It is particularly foreigners who gape at the phallic symbolism of the Hieronymus Bosch version of the "Garden of Delights" and the mystical elongations of Greco's Byzantine "Adoration of the Shepherds." But many of the gapers are absent this year.
The number of visitors to Madrid's Prado museum last month was 16 percent lower than in the same month last year. The July tourist census released by the Spanish Tourist Board shows that 6.7 million came in July last year and 5.6 million this July.
On the face of it, this should make life more pleasant for everyone here, with the exception of government officials who are wondering how to manage next year's deficit. But life has not become more pleasant since the rising prices that have kept the tourists away - hotel rates are up an average of 38 percent - also plague everyone. Prices, along with a rash of muggers and a dearth of servants, are the constant moan of middle-class Spaniards.
Two old men were grumbling recently about the price of melons, now more than 33 cents a pound.
"When I was young in pueblo they used to give them away," grumbled the first. "And when they didn't, we used to steal them," agreed the second.
Never mind the tourist whose restricted budget does not include a flight to Malaga this year. Pity the Spaniard who has to pay a dollar for a glass of lemon juice to quench his thirst when the heat never drops below about 88 degrees Fahrenheit, even at night.
THE BLINDS have been pulled down on bars, shops and restaurants, and notices proclaim that proprietors are on vacation for all of August. The few residents still in town make it a point of honor to know half a dozen convival spots that remain open and to share the information with their friends.
The air-conditioned bar was packed. It was a hallowed haunt of Madrid's "Rodriguez." The name is the Spanish equivalent of Jones and is applied to anyone who remains in Madrid, having dispatched his wife, children, mother-in-law and maid - if they still have one - to an overpriced and undersized apartment by the coast. He becomes a "Rodriquez," a lone wolf, sweating for a few hours in his office and then footloose on the town.
"Rodriguez" is a part of Spanish summer folklore. He sets forth on an evening, holding in his stomach, having carefully combed his thinning hair and liberally made use of the after shave - a 20th-century, middle-aged Don Juan ready to grasp all the world has to offer with both hands. The next day, in the office, he tells great tales to his colleagues, but they too are "Rodriguez" and will top any real or imagined conquest this hero made with their own more fantastic achievements.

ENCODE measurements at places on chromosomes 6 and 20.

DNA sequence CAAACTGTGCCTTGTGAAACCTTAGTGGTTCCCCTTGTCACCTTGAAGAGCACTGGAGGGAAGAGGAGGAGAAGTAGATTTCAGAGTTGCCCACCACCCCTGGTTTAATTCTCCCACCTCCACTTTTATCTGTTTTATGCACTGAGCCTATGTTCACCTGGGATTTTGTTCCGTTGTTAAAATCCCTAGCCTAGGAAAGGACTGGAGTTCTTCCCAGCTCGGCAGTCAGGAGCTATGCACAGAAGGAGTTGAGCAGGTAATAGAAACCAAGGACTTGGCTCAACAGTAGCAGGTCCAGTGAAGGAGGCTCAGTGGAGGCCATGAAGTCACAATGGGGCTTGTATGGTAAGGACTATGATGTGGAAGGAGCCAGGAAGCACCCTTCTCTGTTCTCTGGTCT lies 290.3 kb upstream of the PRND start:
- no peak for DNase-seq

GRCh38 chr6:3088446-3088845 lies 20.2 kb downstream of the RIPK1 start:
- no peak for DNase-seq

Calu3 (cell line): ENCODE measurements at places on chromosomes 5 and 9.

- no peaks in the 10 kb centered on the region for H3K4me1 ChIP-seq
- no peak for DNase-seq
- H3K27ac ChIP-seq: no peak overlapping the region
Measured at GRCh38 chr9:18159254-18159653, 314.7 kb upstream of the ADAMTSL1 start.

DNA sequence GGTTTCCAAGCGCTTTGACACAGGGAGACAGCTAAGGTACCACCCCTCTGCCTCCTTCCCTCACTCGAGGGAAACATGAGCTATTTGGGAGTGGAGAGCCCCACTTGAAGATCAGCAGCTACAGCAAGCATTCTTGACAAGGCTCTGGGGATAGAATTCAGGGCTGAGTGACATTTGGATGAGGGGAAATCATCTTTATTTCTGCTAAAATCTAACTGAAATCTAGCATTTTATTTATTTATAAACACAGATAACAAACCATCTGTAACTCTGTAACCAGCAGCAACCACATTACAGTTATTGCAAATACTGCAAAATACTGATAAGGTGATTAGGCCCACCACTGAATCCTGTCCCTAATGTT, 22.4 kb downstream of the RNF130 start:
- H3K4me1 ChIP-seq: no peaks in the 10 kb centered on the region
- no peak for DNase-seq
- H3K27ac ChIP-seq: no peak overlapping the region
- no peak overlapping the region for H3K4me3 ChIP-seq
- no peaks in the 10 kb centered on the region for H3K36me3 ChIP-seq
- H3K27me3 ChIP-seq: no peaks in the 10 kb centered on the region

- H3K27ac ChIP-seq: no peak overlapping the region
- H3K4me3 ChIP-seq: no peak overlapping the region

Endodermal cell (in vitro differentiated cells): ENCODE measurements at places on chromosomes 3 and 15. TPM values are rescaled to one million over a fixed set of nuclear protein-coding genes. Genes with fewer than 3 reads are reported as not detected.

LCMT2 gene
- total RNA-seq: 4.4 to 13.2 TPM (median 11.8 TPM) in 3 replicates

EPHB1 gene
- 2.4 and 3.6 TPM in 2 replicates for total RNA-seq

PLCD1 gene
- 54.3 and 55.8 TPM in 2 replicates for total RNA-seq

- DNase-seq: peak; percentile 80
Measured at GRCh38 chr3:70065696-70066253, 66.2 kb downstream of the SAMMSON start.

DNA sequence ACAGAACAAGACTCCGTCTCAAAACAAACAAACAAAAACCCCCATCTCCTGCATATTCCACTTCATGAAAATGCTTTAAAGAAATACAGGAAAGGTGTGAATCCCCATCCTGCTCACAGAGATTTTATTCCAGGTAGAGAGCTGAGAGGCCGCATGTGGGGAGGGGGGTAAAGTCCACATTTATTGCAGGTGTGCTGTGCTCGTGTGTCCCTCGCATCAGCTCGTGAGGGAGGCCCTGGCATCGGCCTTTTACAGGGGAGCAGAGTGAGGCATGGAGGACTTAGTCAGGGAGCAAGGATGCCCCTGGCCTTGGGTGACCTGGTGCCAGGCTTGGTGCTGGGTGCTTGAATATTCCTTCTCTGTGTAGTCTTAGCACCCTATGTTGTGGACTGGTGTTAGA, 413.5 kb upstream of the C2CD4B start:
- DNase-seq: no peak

IN HIS ENDLESS pursuit of a youth he never really lived, "Rodriguez" misses the best late-night entertainment in town in the charming Plaza de Santa Ana, in the center of old Madrid.One side of the square is taken up by the modernist architecture of the now slightly shabby Hotel Victoria. The great matador Manolete used to stay there until he was killed by a Miura bull in 1947, and now the place is booked solid by charter flight operators.
Another side is taken up by the Doric columnsof the Spanish National Theater, which partially burned down a few year's back and has yet to be reopened. On one corner stands the Alemana beer hall, the best bar in Madrid. It is, inevitably, closed for vacation. At the edge of the plaza there is a statue of Pedro Calderon de la Barca, the most glorious of the Golden Age Dramatists.
As if to make up for the affronts suffered by the Hotel Victoria and the National Theater, not to mention the closure of the Alemana, the city council has sponsored an open-air production in the plaza of one of Calderon's most delightful plays, "La Dana Duende" (The Ghostly Lady). It is great Golden Age stuff, a baroque theme of honor, lyrical passages of courtly love, an element of mystery and a good dose of bawdy slapstick fun. The cast is young, professional and enthusiastic, the prices are cutrate.
Perhaps the tourist board should tell something different, something far from the maddening, crowded beaches where nonstop loudspeakers announce the discovery of lost children. They should sell Madrid during the vacation season, where it is peaceful in the park in the cool of the early morning, where one can be amused by the "Rodriguez" in the evenings, and where one can spend time with El Greco in uncluttered galleries at midday and with Calderon, in a secluded plaza, late at night.
But then everyone would come and spoil it.